CANDY – “Turtle in Paradise”, our third Jennifer L. Holm book, is giving my son a glimpse of life in the Florida Keys during the great depression (concept vocab).  No money.  No money at all.  What to do?  With the current emphasis on “Girl Power”, it is almost refreshing to see what a troop of young boys did to earn – well, not money, but CANDY – they banded together to form an exclusive club that tended to BABIES!  Babies????  This group of street-wise boys knew how to calm screaming babies and expertly change (cloth and safety pin) diapers – they even had a secret formula for soothing diaper rash.  AND it was considered an HONOR to be asked to be in the Diaper Gang.  There is so much more to the story than this amusing side theme.  Holm’s books make us glad to be immersed into her world.

lonely planet plus books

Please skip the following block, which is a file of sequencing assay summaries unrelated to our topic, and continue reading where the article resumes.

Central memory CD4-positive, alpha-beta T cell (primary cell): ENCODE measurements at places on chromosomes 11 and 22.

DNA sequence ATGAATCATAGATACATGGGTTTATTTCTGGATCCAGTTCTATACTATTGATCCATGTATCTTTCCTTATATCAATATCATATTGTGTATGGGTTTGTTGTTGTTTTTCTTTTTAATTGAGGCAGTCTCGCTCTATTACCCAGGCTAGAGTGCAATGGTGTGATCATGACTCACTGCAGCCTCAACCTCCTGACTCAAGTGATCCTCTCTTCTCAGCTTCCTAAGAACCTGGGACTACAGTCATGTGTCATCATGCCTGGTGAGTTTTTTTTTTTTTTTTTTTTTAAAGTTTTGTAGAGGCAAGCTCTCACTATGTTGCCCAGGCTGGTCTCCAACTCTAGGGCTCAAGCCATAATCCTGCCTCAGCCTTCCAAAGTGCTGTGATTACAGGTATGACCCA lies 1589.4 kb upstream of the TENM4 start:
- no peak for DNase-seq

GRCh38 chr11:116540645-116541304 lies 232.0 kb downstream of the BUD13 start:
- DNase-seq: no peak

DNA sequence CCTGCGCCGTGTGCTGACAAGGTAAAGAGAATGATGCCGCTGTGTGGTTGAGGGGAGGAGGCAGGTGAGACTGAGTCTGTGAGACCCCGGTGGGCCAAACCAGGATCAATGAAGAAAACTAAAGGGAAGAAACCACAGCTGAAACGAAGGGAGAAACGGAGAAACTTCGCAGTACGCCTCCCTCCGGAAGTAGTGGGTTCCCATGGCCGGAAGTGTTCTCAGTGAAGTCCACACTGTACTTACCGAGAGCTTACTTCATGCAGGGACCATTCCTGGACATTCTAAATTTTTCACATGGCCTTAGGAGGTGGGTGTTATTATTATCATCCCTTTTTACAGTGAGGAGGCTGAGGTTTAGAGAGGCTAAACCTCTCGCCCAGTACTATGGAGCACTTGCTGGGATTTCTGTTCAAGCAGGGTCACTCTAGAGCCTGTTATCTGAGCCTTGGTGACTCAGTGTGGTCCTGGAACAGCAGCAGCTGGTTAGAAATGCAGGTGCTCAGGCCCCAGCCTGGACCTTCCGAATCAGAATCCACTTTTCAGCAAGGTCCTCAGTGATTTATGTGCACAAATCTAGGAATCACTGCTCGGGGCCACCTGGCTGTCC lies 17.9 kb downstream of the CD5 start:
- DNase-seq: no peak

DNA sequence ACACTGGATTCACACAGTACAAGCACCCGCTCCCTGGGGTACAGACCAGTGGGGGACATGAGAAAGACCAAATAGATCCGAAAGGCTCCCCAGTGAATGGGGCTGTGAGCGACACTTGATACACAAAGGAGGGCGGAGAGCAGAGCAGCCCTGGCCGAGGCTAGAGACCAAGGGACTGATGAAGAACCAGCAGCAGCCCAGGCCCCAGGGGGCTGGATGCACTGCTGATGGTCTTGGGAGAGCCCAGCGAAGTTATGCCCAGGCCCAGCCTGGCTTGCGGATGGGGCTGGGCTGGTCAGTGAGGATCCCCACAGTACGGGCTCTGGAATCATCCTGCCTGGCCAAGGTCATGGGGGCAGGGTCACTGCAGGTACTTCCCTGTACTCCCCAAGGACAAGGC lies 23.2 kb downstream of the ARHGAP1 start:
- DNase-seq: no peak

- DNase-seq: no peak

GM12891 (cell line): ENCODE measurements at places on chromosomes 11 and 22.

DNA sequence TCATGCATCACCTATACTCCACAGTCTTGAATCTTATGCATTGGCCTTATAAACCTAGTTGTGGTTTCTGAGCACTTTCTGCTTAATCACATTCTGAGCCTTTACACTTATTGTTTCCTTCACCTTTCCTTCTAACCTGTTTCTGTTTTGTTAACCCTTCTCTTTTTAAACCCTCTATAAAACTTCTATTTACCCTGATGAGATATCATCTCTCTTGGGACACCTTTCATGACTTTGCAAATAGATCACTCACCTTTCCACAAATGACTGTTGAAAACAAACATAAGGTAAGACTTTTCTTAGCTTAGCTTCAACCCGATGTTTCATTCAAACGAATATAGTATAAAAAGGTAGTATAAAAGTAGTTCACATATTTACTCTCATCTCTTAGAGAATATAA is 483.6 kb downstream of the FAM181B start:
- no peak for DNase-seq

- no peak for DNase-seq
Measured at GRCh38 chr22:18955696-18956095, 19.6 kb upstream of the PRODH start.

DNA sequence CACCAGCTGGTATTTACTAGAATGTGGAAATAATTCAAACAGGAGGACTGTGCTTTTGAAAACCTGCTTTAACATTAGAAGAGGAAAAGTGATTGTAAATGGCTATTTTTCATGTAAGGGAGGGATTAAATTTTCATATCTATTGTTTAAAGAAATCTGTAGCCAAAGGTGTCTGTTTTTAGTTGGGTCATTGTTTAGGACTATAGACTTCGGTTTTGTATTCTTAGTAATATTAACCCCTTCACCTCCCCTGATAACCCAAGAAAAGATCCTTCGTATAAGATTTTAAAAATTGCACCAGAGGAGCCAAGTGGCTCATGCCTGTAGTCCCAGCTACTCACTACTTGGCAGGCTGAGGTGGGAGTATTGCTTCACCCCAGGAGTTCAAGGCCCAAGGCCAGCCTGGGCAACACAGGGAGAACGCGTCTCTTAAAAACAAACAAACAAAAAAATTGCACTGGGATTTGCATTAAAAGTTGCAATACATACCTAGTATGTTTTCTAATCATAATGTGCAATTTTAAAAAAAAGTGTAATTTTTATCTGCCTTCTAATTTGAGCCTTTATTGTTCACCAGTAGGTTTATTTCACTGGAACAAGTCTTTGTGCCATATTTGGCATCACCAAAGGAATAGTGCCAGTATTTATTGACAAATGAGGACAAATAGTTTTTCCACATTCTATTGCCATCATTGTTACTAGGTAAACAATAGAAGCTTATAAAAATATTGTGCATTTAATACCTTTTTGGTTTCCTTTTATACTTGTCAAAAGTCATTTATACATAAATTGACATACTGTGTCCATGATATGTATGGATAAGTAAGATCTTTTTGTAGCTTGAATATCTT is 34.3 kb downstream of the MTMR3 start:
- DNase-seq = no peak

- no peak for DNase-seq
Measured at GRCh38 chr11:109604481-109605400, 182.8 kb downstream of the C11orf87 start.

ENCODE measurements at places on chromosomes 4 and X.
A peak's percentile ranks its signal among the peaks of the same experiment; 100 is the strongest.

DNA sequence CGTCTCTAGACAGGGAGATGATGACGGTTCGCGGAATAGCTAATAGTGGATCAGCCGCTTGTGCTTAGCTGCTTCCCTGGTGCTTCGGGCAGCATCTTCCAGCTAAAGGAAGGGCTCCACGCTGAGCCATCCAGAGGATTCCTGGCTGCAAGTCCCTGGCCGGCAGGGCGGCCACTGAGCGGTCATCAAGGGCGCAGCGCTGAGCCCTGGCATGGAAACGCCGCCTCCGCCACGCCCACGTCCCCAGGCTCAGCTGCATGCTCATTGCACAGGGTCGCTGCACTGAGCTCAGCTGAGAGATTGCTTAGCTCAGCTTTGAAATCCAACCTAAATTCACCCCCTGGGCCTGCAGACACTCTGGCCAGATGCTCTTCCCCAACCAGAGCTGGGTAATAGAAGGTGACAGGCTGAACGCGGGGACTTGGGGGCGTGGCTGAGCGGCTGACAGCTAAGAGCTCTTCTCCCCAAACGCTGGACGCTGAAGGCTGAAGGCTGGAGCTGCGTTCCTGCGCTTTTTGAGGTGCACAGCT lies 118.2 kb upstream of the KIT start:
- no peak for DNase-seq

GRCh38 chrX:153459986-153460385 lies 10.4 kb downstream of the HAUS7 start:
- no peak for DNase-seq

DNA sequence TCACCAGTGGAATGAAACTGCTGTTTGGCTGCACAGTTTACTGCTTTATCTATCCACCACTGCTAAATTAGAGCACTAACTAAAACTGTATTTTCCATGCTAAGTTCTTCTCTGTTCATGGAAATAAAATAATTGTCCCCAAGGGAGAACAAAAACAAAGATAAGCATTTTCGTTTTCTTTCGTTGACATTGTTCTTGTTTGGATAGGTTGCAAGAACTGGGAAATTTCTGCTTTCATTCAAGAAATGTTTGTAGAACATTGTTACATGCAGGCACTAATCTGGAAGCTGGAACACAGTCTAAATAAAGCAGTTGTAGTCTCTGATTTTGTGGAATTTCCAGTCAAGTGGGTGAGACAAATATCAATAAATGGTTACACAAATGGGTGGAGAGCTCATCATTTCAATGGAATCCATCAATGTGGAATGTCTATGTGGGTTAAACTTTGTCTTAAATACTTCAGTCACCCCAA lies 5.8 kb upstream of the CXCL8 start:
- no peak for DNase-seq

CIXI – We’ve recently finished “Cixi – Evil Empress of China?”, another excellent study from the “A Wicked History” series.  Cixi, oh my word – her multitudinous (vocab) self-centered ways provided the final nail in the coffin for the the end of the Qing dynasty (example – all public officials were expected to “donate” – GET THIS – 25% of their annual income to honor her 60th birthday!) (we stopped for a math problem).  While Cixi rebuilt her summer palace, China’s military budget was depleted – leaving the country vulnerable to outside forces.  At the end, my son and I were not completely certain she was EVIL (although there was that “poisoning her enemies” speculation).  OK, she was evil… but evil or not, she certainly was not the right person for the job – she was not interested in being  the leader that China needed.  This book provoked many side conversations.